What size telescope is currently your biggest seller?
That would probably be the 18" Ultra Compact at this time.
Many amateurs enjoy star hopping but it seems that more and more people are taking advantage of digital setting circles like the Argo Navis and goto drive systems like ServoCat. What percentage of your customers choose the goto approach?
I'd say nearly all of them get the digital setting circles whether they get the drive or not. As far as getting a drive, I would say at least half. Probably around half.
What are the pros and cons of an Ultra Compact telescope vs. a Classic design telescope?
It's a whole different philosophy. The Classic scopes are built with the warmth and beauty of natural wood. They're very robust. They are much heavier. They are much more forgiving as far as hanging cameras on them. They take quite a bit of abuse. You can kick them around and they still work great 10 years or 20 years later. They're much better if you're going to do imaging simply because they have more mass and they're more stable. That said, the Ultra Compact is designed to appeal to people that have to leave the city and go to a dark site and they have a small car. They can't haul a Classic telescope so they need something that will fit in the back of their Honda. That's why I designed the Ultra Compact. Especially now with the energy situation everybody is starting to drive smaller cars all the time.
How are the sales of the Ultra Compacts compared to the Classic design?
They're about equal.
Yea. We have a lot of people who have their own observatories and they generally opt for the Classic.
One thing I've noticed, is that there seems to be an increasing emphasis on imaging in amateur astronomy. Do you think there's been a drop off in visual-only observers?
I don't know. That's a tough one. When I go to star parties there's still a lot of visual astronomy going on. There are usually a couple rows of people with trailers and $20,000 or $40,000 of high-end equipment. You know, 4 or 5 laptops and 6 cameras. You know – thousands of LED flashing lights on everything. And cables running everywhere. It looks like Mission Control. Everybody's got a laptop and a lot of people want to do imaging. The software is getting so good now you can do some pretty incredible stuff and go pretty deep. I think both hobbies will always be there. You know imaging is a lot easier now with CCD than it was with film. Film was incredibly difficult. You had to have the patience of a saint to do film. If you have any desire to be an imager it's much much easier now.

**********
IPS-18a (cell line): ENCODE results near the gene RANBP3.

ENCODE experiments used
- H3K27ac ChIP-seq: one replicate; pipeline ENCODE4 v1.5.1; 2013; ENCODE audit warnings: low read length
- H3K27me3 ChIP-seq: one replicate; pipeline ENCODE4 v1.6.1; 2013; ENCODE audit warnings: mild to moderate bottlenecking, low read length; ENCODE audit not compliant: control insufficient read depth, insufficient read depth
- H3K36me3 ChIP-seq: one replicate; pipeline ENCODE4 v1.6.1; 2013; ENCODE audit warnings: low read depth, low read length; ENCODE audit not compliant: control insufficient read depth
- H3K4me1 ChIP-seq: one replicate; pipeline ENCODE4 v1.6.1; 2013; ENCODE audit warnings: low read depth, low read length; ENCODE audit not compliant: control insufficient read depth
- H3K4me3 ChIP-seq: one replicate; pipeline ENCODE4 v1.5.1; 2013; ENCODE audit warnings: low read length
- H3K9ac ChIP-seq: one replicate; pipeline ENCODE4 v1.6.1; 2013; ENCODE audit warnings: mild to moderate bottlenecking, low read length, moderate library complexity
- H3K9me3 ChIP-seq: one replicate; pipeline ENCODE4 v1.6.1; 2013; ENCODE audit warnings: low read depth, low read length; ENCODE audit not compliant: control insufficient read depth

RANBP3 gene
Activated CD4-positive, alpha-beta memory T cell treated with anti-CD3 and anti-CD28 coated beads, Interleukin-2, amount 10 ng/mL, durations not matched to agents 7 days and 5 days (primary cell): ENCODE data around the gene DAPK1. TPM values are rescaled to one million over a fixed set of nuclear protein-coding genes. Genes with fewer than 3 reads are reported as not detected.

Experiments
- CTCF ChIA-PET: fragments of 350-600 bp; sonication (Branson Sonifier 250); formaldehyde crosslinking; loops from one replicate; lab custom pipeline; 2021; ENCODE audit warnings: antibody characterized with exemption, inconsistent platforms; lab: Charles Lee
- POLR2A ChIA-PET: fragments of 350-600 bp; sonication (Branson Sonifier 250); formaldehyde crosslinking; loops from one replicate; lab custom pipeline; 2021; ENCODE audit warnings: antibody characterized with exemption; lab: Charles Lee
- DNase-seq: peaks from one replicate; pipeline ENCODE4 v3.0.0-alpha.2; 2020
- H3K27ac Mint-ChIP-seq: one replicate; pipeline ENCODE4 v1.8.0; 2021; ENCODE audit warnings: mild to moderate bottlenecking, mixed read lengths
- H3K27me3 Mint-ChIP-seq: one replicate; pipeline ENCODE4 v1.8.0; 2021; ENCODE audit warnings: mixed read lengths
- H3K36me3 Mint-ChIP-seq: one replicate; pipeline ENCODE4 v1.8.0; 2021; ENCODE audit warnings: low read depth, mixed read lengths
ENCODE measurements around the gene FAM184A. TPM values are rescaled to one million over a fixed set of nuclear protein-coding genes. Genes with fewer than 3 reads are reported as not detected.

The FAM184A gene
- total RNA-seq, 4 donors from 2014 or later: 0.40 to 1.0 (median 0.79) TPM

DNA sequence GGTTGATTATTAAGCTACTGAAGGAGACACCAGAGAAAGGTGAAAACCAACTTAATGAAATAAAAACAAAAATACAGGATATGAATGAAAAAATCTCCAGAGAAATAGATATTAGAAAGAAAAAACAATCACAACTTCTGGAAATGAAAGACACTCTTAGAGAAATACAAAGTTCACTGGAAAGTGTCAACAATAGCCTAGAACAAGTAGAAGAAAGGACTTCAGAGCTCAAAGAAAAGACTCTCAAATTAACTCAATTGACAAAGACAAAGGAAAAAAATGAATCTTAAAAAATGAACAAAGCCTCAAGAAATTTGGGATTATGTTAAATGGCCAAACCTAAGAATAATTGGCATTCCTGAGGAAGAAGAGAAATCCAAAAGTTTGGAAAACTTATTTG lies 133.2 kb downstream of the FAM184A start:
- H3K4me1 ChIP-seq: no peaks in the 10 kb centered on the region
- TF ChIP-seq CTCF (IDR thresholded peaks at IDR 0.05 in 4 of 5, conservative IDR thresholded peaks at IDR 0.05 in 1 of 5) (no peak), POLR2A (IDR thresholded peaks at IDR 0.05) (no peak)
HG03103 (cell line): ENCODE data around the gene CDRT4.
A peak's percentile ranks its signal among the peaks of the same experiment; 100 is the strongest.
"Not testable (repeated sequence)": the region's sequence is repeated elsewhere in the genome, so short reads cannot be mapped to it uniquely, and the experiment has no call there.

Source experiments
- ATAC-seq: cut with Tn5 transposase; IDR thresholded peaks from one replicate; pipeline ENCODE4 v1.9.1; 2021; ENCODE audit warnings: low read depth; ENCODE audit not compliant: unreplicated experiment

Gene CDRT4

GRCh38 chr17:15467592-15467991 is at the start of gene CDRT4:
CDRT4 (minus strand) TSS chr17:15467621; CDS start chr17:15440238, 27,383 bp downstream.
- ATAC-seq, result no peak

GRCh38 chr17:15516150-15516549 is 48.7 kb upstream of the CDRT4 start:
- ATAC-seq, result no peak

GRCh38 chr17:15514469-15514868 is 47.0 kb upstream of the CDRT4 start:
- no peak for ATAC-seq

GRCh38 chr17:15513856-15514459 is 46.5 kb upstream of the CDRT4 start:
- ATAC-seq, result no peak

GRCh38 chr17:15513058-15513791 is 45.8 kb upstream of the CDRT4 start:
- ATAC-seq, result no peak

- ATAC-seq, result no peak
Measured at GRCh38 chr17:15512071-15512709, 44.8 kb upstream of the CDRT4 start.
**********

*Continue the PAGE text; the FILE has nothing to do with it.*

Do you see more people doing imaging with large reflectors?
I don't know that I'd say more but there's a certain percent. You've probably got 5 percent of the guys out there that do it. Some do live video work. Some do CCD work. But generally most of the people that buy what I have are observers like me. They enjoy what I call the wonder and beauty of visual astronomy. You just enjoy looking at things. You enjoy finding them in the finder and star hopping to them and looking at them and comparing them to the literature and the photographs in the books. To me that's the real joy. You're actually looking at the object. The metaphor I always use is would you rather look at a beautiful woman or would you rather look at a picture of her? Take your pick. Would you rather go to a live concert or do you want to watch it on TV? Go to the baseball game and really see the World Series in person or the Olympics or do you just want to sit at home and read about it? That's what it is.
I went to NEAF this year. I saw one vendor with a 36" Dob and another vendor with a 40" Dob and I'm curious – do you still make telescopes that are larger than 25"?
No, I discontinued the 30's and the 36's a couple years ago. I just don't have the time or the energy for those. They're just brutally big and I'm really not interested in that market. It's such a teeny tiny market and I'm too old for that.
You are an author as well as an entrepreneur. Do you find that people are still interested in building their own Dobsonian telescopes?
Yea. Book sales are still strong. The book's been out since 1997. I'm still selling parts to people. People ask me for advice. Every week I get a couple emails from people who are building a scope. So, yea I think there's still a substantial amount of ATMs (amateur telescope makers) out there. It is encouraging.
As far as Obsession goes, what innovations can we look forward to in the next year or two?
I don't know. The Ultra Compact wasn't even invented two years ago. I just dreamed that up out of thin air. With the 22" Ultra Compact last fall, I'm just enjoying playing around with those and refining the product. At this time I don't have any new designs.
I appreciate you taking the time to talk to me!